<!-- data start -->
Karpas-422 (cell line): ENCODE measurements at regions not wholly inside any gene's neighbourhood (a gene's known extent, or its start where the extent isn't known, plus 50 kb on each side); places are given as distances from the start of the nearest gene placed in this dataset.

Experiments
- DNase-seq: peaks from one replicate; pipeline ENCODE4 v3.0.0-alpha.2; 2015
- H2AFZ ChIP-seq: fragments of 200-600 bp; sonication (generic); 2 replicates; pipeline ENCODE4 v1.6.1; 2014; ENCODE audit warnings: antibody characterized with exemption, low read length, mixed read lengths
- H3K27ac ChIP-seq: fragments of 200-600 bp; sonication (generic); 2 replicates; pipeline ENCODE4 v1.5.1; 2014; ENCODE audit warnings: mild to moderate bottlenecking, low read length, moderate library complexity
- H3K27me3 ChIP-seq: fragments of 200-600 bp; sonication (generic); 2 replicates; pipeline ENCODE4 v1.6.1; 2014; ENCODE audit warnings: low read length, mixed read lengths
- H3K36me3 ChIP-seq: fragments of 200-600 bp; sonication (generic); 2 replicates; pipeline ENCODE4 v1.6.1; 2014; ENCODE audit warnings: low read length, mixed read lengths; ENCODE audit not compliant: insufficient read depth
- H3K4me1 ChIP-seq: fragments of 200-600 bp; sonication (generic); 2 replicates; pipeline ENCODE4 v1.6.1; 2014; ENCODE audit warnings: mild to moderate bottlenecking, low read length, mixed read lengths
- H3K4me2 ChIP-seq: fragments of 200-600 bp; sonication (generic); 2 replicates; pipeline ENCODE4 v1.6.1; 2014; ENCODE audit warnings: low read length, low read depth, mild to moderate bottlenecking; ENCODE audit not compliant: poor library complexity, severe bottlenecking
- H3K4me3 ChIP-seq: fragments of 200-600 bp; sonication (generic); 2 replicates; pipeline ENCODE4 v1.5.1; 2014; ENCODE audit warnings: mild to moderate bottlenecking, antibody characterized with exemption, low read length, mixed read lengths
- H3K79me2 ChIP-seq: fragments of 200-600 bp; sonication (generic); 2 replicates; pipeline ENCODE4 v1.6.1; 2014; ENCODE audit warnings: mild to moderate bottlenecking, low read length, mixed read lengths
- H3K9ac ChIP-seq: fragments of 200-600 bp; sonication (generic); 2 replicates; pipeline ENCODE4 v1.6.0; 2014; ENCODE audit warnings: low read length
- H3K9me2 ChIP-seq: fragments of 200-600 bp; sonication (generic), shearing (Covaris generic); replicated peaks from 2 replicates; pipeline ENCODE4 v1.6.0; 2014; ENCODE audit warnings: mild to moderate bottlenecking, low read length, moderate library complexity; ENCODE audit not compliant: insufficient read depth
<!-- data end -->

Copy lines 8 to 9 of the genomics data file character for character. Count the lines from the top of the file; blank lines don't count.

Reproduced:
- H3K4me1 ChIP-seq: fragments of 200-600 bp; sonication (generic); 2 replicates; pipeline ENCODE4 v1.6.1; 2014; ENCODE audit warnings: mild to moderate bottlenecking, low read length, mixed read lengths
- H3K4me2 ChIP-seq: fragments of 200-600 bp; sonication (generic); 2 replicates; pipeline ENCODE4 v1.6.1; 2014; ENCODE audit warnings: low read length, low read depth, mild to moderate bottlenecking; ENCODE audit not compliant: poor library complexity, severe bottlenecking